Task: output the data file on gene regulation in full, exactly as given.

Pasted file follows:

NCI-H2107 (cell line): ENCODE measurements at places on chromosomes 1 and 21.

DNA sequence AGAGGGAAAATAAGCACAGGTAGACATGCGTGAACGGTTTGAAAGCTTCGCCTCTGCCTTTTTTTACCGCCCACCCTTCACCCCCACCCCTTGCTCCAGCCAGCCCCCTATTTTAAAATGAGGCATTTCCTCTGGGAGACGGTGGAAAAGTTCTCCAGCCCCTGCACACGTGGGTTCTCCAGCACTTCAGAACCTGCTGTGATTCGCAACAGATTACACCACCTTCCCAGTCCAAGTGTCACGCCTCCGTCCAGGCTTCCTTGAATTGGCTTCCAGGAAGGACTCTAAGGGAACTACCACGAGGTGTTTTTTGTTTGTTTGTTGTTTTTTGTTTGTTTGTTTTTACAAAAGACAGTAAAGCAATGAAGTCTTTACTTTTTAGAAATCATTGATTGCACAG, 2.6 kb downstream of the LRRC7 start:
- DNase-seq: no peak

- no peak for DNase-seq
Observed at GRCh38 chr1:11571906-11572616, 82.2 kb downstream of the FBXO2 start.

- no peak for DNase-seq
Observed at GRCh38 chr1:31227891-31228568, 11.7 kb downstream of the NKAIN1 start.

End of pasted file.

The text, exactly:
NCI-H2107 (cell line): ENCODE measurements at places on chromosomes 1 and 21.

DNA sequence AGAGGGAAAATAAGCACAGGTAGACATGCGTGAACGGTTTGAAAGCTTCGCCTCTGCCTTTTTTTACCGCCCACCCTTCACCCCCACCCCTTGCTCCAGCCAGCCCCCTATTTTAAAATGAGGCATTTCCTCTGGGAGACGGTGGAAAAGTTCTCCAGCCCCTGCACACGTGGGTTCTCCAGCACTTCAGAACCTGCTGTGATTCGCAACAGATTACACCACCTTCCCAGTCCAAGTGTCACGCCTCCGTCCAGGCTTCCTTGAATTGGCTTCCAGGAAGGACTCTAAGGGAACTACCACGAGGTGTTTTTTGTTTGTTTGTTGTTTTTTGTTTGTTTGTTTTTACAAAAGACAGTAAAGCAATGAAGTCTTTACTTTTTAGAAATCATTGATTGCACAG, 2.6 kb downstream of the LRRC7 start:
- DNase-seq: no peak

- no peak for DNase-seq
Observed at GRCh38 chr1:11571906-11572616, 82.2 kb downstream of the FBXO2 start.

- no peak for DNase-seq
Observed at GRCh38 chr1:31227891-31228568, 11.7 kb downstream of the NKAIN1 start.